Tonight we catch the Ghan to leave Alice Springs and return to Darwin, thence to fly home to the US. As I write, from the courtyard of the Red Ochre Café in Alice, we await a rendezvous with Ted Egan, one of the most celebrated citizens of the Northern Territory of Australia. Earlier this week we got acquainted with his son, Mark, or rather with some of his work. At the Aileron Roadhouse, a well-known oasis on the Stuart Highway, which runs right through the heart of Australia, Adelaide to Darwin.
Atop an escarpment overlooking the roadhouse (combination truck stop and campground), beckoning travelers from the highway, stands the Big Man. The Big Man is an Anmatjere huntsman, some fifty feet tall, fashioned of concrete affixed to steel mesh. Mark Egan is the sculptor of the Anmatjere man, emplaced at Aileron in 2005.
Australia is full of roadside statues and monstrosities and is the country that invented the term “big thing” for this sort of highway art. When you make a big thing that is an aboriginal person, however, it raises some cultural issues. Mark Egan explains he acquired intimate acquaintance and personal respect for aboriginal people through the influence of his father, who received the Order of Australia for his work on aboriginal rights. I have no doubt the younger Egan is sincere in what he says.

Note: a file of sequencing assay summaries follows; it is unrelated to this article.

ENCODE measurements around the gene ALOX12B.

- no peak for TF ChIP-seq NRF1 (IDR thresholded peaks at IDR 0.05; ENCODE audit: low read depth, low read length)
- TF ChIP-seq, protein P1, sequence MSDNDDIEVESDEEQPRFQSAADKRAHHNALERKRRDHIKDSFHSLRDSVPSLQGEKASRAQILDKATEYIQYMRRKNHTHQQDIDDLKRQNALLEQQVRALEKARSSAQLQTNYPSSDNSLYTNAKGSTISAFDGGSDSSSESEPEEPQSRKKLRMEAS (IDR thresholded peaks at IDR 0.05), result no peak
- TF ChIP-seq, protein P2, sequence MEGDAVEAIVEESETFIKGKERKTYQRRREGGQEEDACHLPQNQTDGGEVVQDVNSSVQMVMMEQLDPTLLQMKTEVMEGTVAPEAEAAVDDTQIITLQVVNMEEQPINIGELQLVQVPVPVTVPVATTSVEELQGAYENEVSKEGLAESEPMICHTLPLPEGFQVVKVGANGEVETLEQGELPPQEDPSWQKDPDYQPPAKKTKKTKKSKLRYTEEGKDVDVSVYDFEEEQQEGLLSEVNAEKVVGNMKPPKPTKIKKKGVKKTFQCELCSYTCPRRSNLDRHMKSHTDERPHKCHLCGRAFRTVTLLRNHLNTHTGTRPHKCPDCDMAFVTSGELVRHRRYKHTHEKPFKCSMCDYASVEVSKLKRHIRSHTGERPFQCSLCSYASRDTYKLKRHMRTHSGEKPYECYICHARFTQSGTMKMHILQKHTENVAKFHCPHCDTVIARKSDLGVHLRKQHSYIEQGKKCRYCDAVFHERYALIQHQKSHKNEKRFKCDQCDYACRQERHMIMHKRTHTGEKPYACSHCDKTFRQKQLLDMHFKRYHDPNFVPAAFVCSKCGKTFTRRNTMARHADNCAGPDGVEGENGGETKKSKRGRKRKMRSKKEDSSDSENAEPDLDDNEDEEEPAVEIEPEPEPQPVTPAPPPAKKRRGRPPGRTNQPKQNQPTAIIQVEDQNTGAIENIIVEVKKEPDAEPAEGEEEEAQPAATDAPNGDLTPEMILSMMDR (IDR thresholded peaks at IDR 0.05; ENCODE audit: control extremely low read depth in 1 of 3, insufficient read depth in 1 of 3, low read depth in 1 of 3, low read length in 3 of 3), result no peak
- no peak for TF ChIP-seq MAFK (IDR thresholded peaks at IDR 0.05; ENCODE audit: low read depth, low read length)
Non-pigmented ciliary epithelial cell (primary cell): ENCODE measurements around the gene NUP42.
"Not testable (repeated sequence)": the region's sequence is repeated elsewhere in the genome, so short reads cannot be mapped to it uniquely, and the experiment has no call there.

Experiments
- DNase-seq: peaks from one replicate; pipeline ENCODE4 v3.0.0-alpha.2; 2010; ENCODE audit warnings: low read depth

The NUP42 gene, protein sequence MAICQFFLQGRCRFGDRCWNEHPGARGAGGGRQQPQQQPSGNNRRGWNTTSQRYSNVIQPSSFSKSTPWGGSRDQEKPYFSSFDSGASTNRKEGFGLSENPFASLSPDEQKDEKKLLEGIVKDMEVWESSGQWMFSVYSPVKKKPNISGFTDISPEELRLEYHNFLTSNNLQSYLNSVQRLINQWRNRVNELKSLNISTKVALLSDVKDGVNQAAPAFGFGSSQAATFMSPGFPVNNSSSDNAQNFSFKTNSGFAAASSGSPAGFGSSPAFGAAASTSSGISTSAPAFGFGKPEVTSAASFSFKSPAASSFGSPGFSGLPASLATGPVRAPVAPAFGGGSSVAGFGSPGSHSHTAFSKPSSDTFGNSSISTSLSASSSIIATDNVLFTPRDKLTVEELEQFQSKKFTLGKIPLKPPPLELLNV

As for the proprietor of the roadhouse, Greg Dick, who benefits from the custom attracted by the big thing, it’s not a political matter with him. Before hiring Egan to do the Big Man, he considered a big kangaroo, but decided a kangaroo done on huge scale would look silly.
I caught Dick for a short interview just before he headed out on his 4-wheeler to inspect the campground, and he explained how after the Big Man was emplaced, he next hired Egan to fashion an aboriginal woman and child to stand by the campground. A couple of the local Anmatjere ladies (“ladies” being the term they prefer) told Dick he needed to effect gender balance on the premises, and so he obliged them with the additional statues.
We spent quite a bit of time at the Aileron Roadhouse and made the uphill hike to inspect the big thing up above. We also lingered to examine the collection of artwork on display in the Maggie Bar, work remarkable for a roadhouse, including two originals by Albert Namatjira and many other works by his followers. (Namatjira, an Arrente man, was the great aboriginal landscape painter of Central Australia.)
We called in at the art gallery adjacent to the roadhouse and had a chat with the owner. He keeps a room stocked with paints and canvases and encourages Anmatjere painters to come in and paint. He pays them cash for their work and sells it through his own shop. The relationship between art dealers and aboriginal artists always has potential for exploitation, but this seems like a pretty benign situation.
In the end, a roadhouse holds trade by serving good tucker, so before hitting the road we ordered up a proper Ozzie breakfast—bacon and eggs and canned beans on toast.